NAUVOO NEWS - Nauvoo Productions, under the direction of the Church’s Historical Department, is now accepting applications for the summer 2019 Young Performing Missionary (YPM) program in Nauvoo, Illinois.

The YPM opportunity is open to all single adult members ages 18 to 25. Each year, 24 singing missionaries, 4–6 tech missionaries, and 16–18 brass band missionaries are selected through a rigorous audition process and will receive a 4-month Church-service mission call to the Illinois Nauvoo Mission, assigned to serve in Nauvoo. Applications for summer 2019 (May 1 through August 14, 2019) are now being accepted and processed through November 30, 2018.


The Nauvoo singers sing, dance, and act in seven separate productions in addition to entertaining on the streets of historic Nauvoo. They also participate as dancers for the Nauvoo Pageant during the month of July.


The brass band performs as the show band in stage shows and daily concerts and participates in the Nauvoo Pageant. Members of the brass band also perform on a horse-drawn bandwagon throughout the streets of Nauvoo.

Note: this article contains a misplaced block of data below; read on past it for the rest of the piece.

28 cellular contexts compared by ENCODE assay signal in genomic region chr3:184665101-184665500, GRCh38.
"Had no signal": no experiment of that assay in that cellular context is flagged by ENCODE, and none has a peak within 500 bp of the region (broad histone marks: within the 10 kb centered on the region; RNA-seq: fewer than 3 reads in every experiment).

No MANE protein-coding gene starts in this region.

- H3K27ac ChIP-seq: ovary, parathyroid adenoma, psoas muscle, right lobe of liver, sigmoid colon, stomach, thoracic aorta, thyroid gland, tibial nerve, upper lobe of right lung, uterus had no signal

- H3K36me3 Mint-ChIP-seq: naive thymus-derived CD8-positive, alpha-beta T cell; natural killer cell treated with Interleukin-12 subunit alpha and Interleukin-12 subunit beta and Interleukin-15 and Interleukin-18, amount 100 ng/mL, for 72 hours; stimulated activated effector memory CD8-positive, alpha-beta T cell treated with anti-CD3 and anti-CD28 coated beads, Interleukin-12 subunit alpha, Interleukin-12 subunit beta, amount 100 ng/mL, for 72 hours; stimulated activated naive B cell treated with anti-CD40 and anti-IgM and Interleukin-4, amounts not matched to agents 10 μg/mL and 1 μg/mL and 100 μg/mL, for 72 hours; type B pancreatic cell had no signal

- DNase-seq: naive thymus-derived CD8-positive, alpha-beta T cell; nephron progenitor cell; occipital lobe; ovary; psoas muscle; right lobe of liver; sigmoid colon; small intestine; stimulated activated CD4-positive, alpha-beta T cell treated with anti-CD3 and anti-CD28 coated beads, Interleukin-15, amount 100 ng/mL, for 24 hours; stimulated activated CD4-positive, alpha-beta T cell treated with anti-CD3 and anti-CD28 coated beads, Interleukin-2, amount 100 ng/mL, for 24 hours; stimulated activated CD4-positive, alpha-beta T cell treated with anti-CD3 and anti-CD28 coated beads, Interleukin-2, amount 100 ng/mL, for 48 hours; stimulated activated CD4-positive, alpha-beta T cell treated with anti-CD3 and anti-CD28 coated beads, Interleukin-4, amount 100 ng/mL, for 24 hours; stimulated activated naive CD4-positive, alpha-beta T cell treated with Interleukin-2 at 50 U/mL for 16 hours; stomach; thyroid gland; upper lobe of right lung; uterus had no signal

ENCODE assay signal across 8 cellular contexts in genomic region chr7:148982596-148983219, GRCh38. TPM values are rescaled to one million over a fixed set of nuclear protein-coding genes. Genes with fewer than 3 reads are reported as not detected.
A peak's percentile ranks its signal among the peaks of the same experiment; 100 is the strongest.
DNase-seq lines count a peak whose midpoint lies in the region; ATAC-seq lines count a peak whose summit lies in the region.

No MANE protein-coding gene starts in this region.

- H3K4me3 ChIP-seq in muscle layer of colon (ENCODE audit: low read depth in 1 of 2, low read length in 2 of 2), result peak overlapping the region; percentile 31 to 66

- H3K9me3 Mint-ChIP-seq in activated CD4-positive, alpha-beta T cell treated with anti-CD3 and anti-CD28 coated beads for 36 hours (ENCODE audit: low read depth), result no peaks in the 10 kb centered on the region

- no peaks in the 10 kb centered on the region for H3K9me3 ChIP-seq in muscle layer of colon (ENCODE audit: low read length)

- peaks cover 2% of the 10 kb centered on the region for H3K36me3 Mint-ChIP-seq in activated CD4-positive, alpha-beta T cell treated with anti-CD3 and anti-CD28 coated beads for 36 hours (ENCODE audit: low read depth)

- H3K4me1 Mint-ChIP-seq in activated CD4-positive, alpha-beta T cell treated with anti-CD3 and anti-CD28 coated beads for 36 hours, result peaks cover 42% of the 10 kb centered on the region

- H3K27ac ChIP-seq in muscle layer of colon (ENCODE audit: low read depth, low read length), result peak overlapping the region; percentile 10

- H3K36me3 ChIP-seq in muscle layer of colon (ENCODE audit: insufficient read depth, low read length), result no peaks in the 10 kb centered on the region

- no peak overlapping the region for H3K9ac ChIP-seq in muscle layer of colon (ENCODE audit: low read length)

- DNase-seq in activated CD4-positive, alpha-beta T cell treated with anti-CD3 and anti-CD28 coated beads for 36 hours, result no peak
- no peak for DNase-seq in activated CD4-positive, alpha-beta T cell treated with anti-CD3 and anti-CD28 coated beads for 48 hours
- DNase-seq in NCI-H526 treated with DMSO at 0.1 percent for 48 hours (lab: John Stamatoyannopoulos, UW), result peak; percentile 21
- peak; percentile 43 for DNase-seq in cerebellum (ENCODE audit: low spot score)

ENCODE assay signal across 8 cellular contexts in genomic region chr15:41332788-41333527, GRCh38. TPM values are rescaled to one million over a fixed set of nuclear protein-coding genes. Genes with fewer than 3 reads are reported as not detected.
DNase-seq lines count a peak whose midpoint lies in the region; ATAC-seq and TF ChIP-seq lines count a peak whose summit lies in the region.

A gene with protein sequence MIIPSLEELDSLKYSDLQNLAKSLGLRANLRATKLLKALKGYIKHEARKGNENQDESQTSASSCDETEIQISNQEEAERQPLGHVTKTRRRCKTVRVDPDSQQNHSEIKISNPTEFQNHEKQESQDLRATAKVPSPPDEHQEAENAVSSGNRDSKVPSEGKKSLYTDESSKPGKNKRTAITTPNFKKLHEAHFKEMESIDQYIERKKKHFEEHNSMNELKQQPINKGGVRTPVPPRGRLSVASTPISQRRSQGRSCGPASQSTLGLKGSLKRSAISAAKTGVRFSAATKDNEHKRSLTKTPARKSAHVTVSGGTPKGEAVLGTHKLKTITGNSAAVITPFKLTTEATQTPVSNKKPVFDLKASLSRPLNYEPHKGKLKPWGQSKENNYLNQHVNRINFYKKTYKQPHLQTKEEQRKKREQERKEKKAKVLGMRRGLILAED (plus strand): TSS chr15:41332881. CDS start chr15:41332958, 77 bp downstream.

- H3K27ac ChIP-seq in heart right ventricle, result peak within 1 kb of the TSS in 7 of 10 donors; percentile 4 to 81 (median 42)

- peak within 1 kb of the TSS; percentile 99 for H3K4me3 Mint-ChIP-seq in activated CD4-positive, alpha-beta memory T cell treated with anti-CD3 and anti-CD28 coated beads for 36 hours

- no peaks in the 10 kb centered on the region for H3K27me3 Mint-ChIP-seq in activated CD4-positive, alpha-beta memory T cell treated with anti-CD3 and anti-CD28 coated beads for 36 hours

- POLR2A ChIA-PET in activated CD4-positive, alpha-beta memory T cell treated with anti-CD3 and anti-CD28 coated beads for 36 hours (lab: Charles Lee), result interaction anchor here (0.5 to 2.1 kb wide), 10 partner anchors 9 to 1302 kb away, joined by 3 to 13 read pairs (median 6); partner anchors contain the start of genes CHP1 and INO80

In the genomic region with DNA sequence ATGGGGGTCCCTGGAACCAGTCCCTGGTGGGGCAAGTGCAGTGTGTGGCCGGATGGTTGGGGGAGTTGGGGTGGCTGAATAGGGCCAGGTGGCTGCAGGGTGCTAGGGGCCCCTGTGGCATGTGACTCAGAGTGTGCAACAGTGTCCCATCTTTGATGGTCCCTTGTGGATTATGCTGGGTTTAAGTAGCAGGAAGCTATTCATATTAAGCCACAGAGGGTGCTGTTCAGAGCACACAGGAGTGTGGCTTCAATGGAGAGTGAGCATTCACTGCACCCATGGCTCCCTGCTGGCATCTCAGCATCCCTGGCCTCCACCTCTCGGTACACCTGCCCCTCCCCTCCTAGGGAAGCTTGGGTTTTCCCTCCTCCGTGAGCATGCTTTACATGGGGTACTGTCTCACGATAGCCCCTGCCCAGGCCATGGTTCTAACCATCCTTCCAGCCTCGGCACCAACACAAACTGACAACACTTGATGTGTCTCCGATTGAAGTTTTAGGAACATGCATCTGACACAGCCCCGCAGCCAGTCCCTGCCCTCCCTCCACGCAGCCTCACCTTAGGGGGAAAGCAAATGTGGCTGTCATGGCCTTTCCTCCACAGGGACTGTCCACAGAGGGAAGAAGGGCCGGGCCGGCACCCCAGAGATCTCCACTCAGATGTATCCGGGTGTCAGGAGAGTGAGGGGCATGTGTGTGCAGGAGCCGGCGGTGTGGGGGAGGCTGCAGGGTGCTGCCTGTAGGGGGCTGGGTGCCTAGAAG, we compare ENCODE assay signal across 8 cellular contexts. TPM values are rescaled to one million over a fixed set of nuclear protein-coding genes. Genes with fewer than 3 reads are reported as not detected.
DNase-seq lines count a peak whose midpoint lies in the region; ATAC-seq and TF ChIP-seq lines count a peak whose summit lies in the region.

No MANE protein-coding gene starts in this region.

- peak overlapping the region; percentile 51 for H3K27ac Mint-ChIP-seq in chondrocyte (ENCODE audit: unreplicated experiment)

The Nauvoo techs are responsible for stage management, setting and running lighting and sound, assisting with costuming, and overseeing all technical aspects of each performance.

All YPMs must be in excellent physical and mental health, as they are required to consistently put in 12- to 14-hour performance days, 7 days a week for the entire season, with little downtime. Applicants are asked to submit a full audition application, including an audition video. Between 300 and 400 applications are received each year. From these initial applications, applicants may be invited to participate in a full-day call-back audition, at the conclusion of which the final YPM candidates will be selected for the summer 2019 season.

All YPMs are called as Church-service missionaries. Once they are selected, they must obtain an ecclesiastical recommend and complete all service missionary application documents. During their missionary service they are expected to live in mission companionships, abide by all mission rules, and provide their own financial support (outside of travel, which is provided).